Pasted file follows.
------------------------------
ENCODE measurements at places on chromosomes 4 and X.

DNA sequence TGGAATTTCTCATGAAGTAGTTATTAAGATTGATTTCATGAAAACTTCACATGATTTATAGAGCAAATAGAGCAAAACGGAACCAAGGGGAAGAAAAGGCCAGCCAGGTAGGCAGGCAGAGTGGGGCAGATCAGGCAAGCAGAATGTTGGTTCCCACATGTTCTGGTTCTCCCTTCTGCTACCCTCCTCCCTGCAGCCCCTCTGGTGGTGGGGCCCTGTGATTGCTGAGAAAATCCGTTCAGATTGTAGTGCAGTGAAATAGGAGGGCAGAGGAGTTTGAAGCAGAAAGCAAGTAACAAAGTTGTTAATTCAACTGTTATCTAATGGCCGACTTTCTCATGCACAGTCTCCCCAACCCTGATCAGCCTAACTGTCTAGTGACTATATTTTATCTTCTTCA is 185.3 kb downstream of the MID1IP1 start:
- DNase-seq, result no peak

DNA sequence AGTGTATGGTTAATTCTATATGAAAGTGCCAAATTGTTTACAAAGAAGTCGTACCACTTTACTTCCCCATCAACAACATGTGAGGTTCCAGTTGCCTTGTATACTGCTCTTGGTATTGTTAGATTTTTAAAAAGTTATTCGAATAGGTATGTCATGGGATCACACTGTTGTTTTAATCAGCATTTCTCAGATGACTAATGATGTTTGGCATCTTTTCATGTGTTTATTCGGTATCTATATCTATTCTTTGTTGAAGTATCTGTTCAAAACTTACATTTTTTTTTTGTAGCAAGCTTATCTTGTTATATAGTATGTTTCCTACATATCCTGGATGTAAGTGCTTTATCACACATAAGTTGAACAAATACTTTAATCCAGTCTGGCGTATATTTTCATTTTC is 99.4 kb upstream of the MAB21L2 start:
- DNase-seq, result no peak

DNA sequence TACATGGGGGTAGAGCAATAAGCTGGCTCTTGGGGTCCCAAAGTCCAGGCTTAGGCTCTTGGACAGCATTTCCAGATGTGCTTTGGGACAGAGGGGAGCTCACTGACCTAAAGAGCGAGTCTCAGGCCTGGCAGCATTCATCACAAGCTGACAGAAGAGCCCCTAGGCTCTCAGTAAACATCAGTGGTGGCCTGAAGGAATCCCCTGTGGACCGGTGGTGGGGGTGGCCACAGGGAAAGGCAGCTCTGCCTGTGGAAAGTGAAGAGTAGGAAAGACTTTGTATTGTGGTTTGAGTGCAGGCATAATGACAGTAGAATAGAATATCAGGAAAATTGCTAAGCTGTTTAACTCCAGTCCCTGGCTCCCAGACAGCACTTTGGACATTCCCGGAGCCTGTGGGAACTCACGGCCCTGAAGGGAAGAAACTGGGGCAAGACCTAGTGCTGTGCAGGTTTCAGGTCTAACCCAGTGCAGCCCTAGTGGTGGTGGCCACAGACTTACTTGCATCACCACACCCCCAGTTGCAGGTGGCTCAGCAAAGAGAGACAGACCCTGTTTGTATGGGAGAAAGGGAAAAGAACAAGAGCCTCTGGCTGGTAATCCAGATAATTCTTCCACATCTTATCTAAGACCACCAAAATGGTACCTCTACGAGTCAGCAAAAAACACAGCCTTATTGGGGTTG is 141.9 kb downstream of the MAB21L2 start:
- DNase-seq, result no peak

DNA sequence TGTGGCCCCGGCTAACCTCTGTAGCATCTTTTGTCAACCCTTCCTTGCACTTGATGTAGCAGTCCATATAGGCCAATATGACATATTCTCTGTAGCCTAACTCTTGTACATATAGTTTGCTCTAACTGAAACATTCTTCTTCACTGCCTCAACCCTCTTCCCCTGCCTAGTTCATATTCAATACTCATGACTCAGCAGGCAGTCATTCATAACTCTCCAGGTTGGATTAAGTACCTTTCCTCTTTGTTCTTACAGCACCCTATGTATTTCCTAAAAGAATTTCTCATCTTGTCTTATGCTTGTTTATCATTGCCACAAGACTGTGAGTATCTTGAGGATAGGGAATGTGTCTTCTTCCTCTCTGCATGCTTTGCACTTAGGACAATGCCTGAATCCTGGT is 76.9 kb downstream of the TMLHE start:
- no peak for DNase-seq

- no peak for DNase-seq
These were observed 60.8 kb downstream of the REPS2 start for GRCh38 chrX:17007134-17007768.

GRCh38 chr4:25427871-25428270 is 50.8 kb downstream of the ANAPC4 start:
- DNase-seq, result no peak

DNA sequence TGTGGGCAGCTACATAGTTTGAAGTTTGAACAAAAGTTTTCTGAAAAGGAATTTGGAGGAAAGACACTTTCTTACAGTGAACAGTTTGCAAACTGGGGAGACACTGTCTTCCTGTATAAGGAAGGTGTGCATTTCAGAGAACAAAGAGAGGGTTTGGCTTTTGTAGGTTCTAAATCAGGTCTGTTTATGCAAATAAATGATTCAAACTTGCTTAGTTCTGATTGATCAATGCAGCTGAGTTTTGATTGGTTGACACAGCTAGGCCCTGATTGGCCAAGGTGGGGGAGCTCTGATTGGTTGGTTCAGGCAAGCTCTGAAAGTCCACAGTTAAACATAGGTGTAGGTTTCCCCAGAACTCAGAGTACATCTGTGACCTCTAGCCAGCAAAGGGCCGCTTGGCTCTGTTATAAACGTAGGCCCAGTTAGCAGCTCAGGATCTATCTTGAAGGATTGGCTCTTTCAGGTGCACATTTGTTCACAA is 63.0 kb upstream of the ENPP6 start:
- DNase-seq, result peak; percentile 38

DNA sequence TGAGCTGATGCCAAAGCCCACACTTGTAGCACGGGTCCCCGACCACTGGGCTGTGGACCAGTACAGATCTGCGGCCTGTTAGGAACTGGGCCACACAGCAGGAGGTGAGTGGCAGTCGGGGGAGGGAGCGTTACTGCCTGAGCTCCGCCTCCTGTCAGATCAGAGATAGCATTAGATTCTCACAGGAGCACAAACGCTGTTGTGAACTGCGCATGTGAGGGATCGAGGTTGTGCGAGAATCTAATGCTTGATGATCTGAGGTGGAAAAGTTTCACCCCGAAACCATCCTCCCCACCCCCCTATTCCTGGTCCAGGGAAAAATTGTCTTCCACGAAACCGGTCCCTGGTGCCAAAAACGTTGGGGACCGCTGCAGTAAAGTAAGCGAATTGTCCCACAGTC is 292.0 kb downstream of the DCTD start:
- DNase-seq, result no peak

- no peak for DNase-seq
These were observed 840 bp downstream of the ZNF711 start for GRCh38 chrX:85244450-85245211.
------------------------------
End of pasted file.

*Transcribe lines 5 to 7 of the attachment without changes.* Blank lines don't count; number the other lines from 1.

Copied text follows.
- DNase-seq, result no peak

DNA sequence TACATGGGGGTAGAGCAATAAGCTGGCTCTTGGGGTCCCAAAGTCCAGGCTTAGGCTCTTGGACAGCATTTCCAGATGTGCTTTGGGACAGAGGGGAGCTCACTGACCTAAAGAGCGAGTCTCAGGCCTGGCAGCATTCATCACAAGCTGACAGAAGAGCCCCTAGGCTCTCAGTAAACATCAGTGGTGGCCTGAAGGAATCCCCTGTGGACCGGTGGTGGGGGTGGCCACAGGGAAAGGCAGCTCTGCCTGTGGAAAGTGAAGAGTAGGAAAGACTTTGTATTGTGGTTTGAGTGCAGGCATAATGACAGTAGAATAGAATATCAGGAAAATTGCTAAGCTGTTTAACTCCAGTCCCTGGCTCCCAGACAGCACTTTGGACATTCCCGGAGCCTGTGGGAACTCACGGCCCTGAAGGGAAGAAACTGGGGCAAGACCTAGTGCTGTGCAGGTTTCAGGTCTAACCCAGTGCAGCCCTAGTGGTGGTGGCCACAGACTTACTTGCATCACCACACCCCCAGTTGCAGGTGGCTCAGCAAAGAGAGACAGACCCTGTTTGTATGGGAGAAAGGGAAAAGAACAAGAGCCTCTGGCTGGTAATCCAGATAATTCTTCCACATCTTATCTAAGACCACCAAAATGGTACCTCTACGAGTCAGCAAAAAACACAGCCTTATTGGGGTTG is 141.9 kb downstream of the MAB21L2 start:
- DNase-seq, result no peak